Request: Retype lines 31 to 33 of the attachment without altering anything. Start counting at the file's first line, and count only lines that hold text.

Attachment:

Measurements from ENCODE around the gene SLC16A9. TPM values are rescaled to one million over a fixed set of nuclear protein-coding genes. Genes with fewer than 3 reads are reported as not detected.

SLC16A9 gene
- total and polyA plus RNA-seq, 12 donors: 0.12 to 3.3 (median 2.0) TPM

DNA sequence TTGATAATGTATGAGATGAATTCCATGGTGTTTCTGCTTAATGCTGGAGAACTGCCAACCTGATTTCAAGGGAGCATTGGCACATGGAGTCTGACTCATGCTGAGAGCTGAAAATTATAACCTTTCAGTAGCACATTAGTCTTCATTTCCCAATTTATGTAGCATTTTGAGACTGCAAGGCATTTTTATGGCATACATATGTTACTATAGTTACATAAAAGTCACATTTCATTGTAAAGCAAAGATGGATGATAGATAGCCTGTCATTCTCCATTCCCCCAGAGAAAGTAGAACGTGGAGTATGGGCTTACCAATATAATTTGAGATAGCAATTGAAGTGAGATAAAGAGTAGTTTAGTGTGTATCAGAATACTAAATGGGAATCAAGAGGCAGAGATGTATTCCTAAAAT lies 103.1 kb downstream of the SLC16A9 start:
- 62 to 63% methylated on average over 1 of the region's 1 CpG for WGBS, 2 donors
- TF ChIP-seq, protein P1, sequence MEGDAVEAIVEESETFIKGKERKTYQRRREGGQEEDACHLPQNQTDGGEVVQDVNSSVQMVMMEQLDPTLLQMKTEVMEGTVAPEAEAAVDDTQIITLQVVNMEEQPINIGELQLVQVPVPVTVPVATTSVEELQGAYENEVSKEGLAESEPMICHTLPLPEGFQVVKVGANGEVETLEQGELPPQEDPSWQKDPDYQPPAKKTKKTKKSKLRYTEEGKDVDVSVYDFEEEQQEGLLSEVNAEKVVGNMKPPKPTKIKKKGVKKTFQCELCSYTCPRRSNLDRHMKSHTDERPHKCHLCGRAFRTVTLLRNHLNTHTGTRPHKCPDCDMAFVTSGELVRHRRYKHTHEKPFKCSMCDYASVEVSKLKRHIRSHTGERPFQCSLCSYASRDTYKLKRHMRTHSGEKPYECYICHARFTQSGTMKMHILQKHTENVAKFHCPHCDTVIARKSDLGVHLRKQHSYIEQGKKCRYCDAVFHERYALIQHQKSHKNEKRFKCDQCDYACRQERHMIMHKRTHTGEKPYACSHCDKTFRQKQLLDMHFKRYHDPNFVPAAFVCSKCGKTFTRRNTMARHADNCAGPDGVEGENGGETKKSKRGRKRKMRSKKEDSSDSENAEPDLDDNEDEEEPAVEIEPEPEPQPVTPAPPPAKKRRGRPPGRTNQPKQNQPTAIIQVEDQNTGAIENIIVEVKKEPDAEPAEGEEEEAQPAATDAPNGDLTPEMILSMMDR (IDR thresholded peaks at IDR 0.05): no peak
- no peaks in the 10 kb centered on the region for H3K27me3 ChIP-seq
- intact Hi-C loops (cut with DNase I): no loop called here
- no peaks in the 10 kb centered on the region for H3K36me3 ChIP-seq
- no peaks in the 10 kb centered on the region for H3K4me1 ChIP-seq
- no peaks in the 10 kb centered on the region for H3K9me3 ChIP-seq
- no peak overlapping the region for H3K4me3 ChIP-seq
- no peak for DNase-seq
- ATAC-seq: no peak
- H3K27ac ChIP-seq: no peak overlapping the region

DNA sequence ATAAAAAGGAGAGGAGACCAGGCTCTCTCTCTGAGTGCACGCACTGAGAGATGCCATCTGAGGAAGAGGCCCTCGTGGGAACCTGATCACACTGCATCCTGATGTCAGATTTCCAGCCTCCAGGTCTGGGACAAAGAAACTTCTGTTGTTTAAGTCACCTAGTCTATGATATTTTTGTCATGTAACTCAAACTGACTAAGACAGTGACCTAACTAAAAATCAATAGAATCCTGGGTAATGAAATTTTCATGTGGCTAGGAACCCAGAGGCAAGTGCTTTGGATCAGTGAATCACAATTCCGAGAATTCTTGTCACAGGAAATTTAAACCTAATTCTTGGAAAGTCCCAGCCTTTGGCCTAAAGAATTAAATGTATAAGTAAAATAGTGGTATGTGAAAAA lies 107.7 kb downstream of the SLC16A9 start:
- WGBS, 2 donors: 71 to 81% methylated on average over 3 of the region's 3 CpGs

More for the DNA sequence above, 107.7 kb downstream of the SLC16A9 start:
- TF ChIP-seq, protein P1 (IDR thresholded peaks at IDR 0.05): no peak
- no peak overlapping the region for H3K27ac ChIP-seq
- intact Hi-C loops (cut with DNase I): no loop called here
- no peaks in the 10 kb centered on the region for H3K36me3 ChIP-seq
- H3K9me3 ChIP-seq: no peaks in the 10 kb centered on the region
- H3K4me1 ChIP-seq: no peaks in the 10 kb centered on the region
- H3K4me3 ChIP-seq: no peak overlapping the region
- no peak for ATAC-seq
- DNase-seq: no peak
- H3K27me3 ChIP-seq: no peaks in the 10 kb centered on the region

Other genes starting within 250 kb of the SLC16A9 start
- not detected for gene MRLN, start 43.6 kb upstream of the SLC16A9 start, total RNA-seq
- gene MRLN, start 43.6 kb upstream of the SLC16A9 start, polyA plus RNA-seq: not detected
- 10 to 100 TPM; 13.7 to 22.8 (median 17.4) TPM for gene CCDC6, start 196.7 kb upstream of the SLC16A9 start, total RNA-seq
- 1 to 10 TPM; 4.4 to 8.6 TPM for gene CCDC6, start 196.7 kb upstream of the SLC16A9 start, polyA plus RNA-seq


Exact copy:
- gene MRLN, start 43.6 kb upstream of the SLC16A9 start, polyA plus RNA-seq: not detected
- 10 to 100 TPM; 13.7 to 22.8 (median 17.4) TPM for gene CCDC6, start 196.7 kb upstream of the SLC16A9 start, total RNA-seq
- 1 to 10 TPM; 4.4 to 8.6 TPM for gene CCDC6, start 196.7 kb upstream of the SLC16A9 start, polyA plus RNA-seq